In the coming weeks alone, you can see Clifton Brown (for years, a star at Ailey), dance with Brian Carey Chung's Collective Body Dance Lab at Manhattan Movement and Arts Center on Sep 21 & 22; Michele Wiles and Charles Askegard (ex-principals with ABT and NYCB), founders of Ballet Next, dancing in their own company's week at the Joyce (Oct 23-28) alongside dancers from several major ballet companies in dances by five choreographers including Mauro Bigonzetti and Brian Reeder; and Satellite Ballet at Lynch Theater (John Jay College) on Nov 2, put together by NYCB corps member Troy Schumacher, who has corralled such on-the-rise NYCB hotshots as Lauren King, Ashley Laracey, David Prottas, and Taylor Stanley in work choreographed by Schumacher but that strives to emphasize the collaborative process.

Satellite Ballet's Epistasis
Chung, who danced with LINES and Karole Armitage, will present two works on a bill shared with Danszloop (from Chicago, with Paula Frasz as artistic director). Chung's Let's Pretend We're All Wearing Sunglasses combines verbal commentary on male guardianship and materialism with bursts of athletic movement that shows off the preternaturally leggy company of nine. Brown has a lengthy closing solo that demonstrates why he's considered among the finest of his generation—his serene, commanding presence, endless wingspan, and supple power are all apparent in Chung's often witty phrasing that emphasizes line and stage composition. Tickets start at $20 (and $10 for the other two shows), a bargain to see some of the finest dancers around doing what they love.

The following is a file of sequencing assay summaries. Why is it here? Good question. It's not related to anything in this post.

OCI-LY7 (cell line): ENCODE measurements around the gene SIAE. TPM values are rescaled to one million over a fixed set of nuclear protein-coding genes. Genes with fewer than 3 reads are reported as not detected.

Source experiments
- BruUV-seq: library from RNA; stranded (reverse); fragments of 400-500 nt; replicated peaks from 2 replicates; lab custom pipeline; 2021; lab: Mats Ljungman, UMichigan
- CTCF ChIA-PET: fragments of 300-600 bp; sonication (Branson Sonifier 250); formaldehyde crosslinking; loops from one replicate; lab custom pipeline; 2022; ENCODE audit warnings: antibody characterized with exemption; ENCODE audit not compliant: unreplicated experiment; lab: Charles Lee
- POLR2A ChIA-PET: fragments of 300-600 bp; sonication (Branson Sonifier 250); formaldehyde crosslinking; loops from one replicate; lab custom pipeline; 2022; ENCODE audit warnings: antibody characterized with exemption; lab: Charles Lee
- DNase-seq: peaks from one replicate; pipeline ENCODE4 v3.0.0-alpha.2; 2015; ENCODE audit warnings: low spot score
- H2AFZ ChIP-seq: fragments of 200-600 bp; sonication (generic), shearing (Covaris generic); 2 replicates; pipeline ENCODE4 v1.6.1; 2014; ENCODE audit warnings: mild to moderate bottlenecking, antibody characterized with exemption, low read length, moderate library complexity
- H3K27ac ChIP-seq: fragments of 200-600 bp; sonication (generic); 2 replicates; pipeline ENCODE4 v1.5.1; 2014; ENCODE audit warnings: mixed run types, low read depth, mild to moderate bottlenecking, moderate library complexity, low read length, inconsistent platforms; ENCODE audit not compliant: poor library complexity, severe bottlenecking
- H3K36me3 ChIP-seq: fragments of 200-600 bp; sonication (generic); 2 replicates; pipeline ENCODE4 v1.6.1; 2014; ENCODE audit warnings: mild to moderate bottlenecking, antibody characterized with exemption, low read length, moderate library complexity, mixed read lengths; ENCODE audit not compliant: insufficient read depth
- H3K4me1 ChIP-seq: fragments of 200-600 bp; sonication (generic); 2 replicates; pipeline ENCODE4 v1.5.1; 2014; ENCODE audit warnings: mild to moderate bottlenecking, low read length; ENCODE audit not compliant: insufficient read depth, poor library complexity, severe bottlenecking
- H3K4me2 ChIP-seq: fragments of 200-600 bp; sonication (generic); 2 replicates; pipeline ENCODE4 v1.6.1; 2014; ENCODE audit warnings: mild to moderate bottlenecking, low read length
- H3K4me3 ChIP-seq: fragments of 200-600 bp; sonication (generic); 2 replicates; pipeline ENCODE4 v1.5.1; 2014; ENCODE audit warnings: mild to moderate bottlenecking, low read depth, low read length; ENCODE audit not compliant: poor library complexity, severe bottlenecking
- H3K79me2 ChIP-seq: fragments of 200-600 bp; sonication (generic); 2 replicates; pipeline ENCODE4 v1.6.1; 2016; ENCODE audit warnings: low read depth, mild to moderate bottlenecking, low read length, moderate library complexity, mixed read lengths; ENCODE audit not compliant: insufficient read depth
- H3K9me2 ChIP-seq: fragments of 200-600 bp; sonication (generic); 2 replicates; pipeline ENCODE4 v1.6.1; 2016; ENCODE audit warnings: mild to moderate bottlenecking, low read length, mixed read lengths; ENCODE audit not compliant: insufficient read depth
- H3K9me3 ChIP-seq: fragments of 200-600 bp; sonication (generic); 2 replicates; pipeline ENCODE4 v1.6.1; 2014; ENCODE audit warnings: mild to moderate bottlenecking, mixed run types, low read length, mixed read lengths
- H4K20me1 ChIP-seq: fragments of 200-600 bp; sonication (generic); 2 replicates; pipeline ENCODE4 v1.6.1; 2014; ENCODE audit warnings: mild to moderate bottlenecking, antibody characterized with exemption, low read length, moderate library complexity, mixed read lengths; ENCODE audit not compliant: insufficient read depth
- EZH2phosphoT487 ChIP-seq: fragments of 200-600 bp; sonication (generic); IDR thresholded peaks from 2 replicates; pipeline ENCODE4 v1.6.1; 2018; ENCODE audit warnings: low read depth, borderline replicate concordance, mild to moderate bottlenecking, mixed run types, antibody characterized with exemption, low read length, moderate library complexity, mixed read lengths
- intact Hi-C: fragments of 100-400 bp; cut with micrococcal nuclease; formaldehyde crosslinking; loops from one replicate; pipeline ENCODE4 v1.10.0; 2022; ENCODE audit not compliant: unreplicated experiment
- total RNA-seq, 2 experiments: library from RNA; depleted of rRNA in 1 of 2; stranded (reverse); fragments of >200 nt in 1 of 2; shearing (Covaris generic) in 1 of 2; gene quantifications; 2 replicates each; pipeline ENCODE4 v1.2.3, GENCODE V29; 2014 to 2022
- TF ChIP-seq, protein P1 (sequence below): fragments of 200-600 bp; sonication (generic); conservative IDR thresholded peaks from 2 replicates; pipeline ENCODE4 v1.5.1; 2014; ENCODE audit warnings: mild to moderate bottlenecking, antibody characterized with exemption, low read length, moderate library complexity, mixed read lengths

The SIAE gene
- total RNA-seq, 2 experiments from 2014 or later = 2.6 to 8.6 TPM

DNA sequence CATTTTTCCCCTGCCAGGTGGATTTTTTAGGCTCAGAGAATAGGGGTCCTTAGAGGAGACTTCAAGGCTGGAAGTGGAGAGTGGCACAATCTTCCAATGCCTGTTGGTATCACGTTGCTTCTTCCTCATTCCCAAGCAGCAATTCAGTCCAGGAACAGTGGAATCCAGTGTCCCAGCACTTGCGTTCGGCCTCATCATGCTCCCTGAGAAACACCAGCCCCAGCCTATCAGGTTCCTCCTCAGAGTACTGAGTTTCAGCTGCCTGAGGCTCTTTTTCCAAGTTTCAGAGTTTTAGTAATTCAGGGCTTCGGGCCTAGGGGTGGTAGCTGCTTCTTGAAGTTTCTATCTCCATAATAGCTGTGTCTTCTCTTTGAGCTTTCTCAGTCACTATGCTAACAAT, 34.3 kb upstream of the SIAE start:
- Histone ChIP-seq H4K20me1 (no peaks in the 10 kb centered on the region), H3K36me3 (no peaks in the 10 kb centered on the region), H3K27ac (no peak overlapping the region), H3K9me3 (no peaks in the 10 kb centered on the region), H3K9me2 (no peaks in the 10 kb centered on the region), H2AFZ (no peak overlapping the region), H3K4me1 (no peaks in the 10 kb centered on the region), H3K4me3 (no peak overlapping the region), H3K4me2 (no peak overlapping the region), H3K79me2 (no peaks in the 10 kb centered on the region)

Wednesday, September 12, 2012

Regarding Warhol, Being Regarded

Nine Jackies. Blur your eyes and think of Rothko...
1964, acrylic & silkscreen on canvas, 65"x53". Met Museum, Gift of Halston.
(c) 2012 The Andy Warhol Foundation for the Visual Arts, Inc. ARS, NY
Is the Met Museum’s exhibition Regarding Warhol, which traces his influence on other artists, so obvious that it need not have been put together? Or is it simply a burning topic that once and for all needed to be made manifest? My mind kept flicking between the two poles while strolling through the large exhibition (Sep 18—Dec 31), curated by Mark Rosenthal with Marla Prather, Ian Alteveer, and Rebecca Lowery.

Andy Warhol, Jean-Michel Basquiat. A less-seen Warhol!
1984, acrylic & silkscreen on canvas, 90" x 70".
The Andy Warhol Museum, Pittsburgh Founding Collection
Contribution The Andy Warhol Foundation for the Visual Arts, Inc.

(c) 2012 The Andy Warhol Foundation for the Visual Arts, Inc. ARS, NY